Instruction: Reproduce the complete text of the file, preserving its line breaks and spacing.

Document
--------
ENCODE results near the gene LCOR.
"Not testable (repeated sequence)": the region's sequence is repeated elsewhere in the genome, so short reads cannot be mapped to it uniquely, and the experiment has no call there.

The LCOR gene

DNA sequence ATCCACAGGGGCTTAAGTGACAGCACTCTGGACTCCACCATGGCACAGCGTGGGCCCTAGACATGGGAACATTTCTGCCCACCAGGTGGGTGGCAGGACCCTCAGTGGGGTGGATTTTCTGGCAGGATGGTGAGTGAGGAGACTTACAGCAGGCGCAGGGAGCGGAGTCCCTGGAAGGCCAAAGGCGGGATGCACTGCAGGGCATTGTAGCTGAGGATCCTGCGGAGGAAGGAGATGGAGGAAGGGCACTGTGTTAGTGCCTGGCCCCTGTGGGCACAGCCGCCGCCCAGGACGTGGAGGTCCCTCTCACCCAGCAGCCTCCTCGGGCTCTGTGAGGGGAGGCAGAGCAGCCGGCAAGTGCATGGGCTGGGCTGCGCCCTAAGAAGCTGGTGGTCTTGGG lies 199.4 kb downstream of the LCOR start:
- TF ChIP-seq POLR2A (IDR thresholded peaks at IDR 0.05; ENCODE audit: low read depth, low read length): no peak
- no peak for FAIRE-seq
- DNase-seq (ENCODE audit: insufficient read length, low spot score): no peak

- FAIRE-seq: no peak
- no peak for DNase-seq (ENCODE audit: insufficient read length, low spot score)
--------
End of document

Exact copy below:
ENCODE results near the gene LCOR.
"Not testable (repeated sequence)": the region's sequence is repeated elsewhere in the genome, so short reads cannot be mapped to it uniquely, and the experiment has no call there.

The LCOR gene

DNA sequence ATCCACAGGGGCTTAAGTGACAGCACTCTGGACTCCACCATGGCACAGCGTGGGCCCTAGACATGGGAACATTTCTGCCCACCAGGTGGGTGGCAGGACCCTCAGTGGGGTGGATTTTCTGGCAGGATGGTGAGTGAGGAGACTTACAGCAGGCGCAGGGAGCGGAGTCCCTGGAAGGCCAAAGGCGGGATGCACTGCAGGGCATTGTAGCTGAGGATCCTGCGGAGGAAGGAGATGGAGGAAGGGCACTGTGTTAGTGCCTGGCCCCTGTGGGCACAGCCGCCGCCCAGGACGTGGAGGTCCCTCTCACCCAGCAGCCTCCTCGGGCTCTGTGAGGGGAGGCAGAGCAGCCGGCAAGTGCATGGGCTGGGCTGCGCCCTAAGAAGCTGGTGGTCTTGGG lies 199.4 kb downstream of the LCOR start:
- TF ChIP-seq POLR2A (IDR thresholded peaks at IDR 0.05; ENCODE audit: low read depth, low read length): no peak
- no peak for FAIRE-seq
- DNase-seq (ENCODE audit: insufficient read length, low spot score): no peak

- FAIRE-seq: no peak
- no peak for DNase-seq (ENCODE audit: insufficient read length, low spot score)